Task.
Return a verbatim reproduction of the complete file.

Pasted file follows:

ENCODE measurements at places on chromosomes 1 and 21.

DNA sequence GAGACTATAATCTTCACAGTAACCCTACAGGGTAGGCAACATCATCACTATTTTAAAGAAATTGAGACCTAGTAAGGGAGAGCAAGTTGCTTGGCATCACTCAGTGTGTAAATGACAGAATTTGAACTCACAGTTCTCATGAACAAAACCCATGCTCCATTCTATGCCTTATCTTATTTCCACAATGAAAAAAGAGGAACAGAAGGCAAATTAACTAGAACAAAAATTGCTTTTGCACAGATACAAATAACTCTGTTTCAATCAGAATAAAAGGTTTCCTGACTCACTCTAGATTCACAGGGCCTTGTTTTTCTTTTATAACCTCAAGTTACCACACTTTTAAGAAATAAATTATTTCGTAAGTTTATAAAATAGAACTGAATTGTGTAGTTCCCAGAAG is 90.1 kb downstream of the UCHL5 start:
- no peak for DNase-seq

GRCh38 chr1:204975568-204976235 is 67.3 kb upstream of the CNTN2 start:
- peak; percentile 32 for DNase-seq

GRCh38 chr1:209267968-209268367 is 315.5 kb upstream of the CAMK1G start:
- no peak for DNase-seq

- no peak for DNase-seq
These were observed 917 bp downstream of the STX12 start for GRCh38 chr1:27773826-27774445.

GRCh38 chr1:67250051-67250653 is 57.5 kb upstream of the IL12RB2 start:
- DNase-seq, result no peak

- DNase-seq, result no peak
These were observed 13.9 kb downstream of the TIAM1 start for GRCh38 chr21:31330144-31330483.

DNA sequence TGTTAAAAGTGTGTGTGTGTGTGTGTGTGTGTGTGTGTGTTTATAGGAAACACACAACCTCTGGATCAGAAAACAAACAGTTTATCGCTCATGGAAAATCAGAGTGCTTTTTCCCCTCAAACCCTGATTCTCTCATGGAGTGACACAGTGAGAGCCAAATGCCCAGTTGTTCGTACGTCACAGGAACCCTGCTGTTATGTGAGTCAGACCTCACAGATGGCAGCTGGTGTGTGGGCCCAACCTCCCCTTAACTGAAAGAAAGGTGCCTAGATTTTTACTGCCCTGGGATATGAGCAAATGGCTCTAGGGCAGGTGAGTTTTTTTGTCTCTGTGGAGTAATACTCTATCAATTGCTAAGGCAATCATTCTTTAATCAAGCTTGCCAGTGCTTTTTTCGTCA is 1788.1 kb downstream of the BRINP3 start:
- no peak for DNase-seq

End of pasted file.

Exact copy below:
ENCODE measurements at places on chromosomes 1 and 21.

DNA sequence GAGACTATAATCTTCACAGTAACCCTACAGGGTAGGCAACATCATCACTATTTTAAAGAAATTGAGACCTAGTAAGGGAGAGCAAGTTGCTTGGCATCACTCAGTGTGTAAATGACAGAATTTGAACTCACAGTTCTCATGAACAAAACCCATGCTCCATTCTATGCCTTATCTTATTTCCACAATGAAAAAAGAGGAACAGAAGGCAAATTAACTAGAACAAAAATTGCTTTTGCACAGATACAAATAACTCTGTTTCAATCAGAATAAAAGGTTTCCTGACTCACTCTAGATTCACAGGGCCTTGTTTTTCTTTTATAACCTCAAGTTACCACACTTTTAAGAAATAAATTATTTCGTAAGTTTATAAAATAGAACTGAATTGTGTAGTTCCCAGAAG is 90.1 kb downstream of the UCHL5 start:
- no peak for DNase-seq

GRCh38 chr1:204975568-204976235 is 67.3 kb upstream of the CNTN2 start:
- peak; percentile 32 for DNase-seq

GRCh38 chr1:209267968-209268367 is 315.5 kb upstream of the CAMK1G start:
- no peak for DNase-seq

- no peak for DNase-seq
These were observed 917 bp downstream of the STX12 start for GRCh38 chr1:27773826-27774445.

GRCh38 chr1:67250051-67250653 is 57.5 kb upstream of the IL12RB2 start:
- DNase-seq, result no peak

- DNase-seq, result no peak
These were observed 13.9 kb downstream of the TIAM1 start for GRCh38 chr21:31330144-31330483.

DNA sequence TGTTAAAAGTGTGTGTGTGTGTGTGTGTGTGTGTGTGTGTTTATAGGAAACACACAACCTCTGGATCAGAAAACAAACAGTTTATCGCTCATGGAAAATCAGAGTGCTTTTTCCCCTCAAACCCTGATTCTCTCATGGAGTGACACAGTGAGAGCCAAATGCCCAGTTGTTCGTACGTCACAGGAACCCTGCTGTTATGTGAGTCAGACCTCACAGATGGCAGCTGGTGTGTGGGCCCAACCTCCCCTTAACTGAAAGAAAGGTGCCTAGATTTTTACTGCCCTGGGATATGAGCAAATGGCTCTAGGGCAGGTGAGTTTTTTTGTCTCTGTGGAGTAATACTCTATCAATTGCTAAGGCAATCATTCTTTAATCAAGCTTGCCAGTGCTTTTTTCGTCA is 1788.1 kb downstream of the BRINP3 start:
- no peak for DNase-seq